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A Nuclear Winter's TaleScience and Politics in the 1980s$
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Lawrence Badash

Print publication date: 2009

Print ISBN-13: 9780262012720

Published to MIT Press Scholarship Online: August 2013

DOI: 10.7551/mitpress/9780262012720.001.0001

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Policy and the Arms Race

Policy and the Arms Race

Chapter:
(p.109) 8 Policy and the Arms Race
Source:
A Nuclear Winter's Tale
Author(s):

Lawrence Badash

Publisher:
The MIT Press
DOI:10.7551/mitpress/9780262012720.003.0008

The federal government was hopelessly in a dilemma about nuclear winter, concerned that it might force a reconsideration of its national policy. The military was less apprehensive, recognizing quite early the significance of these studies and showing a willingness to obtain honest advice. In 1982, the National Academy of Sciences was conducting a study to evaluate the link between dinosaur extinction and dust, rather than nuclear winter. Meanwhile, the Department of the Navy, always technologically oriented, made its own efforts to keep informed about nuclear winter. In 1983, Carl Sagan advocated “minimal deterrence” and encouraged a “build-down” to the approximate nuclear winter threshold level of 100 MT by the end of the century. He also presented a layman’s summary of the physical and biological consequences of nuclear war as recently determined by his TTAPS team (comprised of Richard Turco, Owen Brian Toon, Thomas Ackerman, James Pollack, and himself) and their colleagues.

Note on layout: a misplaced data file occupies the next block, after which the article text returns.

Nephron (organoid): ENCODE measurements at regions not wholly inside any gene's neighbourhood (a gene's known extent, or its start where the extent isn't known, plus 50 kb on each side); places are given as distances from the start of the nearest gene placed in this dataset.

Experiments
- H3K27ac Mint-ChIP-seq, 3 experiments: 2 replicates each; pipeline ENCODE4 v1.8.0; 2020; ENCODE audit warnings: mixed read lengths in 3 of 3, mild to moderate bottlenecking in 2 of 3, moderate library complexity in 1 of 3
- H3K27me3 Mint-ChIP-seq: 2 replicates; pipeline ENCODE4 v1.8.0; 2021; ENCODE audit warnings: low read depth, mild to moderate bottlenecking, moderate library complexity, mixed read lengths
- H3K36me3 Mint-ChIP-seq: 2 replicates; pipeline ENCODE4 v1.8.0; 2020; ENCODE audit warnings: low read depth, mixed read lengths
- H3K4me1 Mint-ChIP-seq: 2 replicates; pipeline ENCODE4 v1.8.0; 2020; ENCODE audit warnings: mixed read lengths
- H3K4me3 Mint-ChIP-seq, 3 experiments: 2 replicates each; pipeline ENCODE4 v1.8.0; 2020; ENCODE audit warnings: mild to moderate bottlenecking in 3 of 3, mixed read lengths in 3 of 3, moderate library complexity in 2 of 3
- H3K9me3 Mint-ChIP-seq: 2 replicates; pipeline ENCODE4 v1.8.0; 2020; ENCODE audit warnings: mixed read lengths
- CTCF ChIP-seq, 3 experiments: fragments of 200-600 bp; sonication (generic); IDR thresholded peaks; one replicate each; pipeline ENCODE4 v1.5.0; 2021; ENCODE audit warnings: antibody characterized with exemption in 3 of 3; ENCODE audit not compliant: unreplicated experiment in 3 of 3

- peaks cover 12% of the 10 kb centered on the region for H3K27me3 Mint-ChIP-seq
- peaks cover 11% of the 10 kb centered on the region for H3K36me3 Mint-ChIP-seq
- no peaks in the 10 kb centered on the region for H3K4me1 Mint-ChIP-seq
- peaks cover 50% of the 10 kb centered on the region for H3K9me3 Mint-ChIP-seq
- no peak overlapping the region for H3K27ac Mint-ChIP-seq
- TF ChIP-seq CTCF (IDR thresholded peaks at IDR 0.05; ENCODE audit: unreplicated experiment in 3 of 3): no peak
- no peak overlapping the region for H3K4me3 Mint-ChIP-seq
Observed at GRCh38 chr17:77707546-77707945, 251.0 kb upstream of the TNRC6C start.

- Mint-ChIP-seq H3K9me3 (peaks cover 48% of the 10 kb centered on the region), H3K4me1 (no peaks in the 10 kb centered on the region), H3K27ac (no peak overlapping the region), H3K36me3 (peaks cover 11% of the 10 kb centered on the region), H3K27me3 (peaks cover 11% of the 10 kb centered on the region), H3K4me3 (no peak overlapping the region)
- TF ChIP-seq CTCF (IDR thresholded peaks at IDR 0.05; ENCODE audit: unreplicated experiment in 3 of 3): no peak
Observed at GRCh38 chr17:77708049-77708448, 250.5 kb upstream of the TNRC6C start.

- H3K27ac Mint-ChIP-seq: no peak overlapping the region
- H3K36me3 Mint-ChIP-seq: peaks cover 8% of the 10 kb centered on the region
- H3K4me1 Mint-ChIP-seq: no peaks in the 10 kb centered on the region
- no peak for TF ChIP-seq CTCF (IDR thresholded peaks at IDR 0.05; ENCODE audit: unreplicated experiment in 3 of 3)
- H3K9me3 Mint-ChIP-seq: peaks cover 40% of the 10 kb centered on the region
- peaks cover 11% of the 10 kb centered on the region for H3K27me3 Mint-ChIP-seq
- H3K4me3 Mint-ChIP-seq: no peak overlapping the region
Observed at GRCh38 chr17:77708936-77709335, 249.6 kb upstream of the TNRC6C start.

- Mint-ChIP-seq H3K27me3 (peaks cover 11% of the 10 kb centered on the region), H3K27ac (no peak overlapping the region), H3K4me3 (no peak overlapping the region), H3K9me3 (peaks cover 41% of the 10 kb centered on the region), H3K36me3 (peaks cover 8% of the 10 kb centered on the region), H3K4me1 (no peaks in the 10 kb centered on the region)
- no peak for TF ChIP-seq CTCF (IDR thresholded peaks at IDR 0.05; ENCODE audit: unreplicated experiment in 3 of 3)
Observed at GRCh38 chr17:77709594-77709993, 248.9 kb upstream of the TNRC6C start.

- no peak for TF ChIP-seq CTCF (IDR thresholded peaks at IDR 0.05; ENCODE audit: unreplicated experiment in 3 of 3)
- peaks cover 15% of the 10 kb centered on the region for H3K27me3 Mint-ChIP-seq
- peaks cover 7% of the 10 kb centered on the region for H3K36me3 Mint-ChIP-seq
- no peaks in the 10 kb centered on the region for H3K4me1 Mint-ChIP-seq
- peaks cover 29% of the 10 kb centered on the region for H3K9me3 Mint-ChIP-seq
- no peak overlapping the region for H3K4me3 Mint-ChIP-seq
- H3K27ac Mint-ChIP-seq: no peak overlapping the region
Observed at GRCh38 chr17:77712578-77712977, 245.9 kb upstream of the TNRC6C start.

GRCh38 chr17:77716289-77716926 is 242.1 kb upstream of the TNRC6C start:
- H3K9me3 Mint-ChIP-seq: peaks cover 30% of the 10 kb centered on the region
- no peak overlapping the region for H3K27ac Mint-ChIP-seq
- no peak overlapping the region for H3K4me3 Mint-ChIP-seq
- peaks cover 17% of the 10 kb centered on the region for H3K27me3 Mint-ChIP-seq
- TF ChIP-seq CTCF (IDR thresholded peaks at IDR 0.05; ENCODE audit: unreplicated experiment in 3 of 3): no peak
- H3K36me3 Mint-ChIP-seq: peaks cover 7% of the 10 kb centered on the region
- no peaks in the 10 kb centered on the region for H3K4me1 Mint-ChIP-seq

Keywords:   nuclear winter, National Academy of Sciences, nuclear war, Carl Sagan, dinosaur extinction, dust, Department of the Navy, minimal deterrence, national policy

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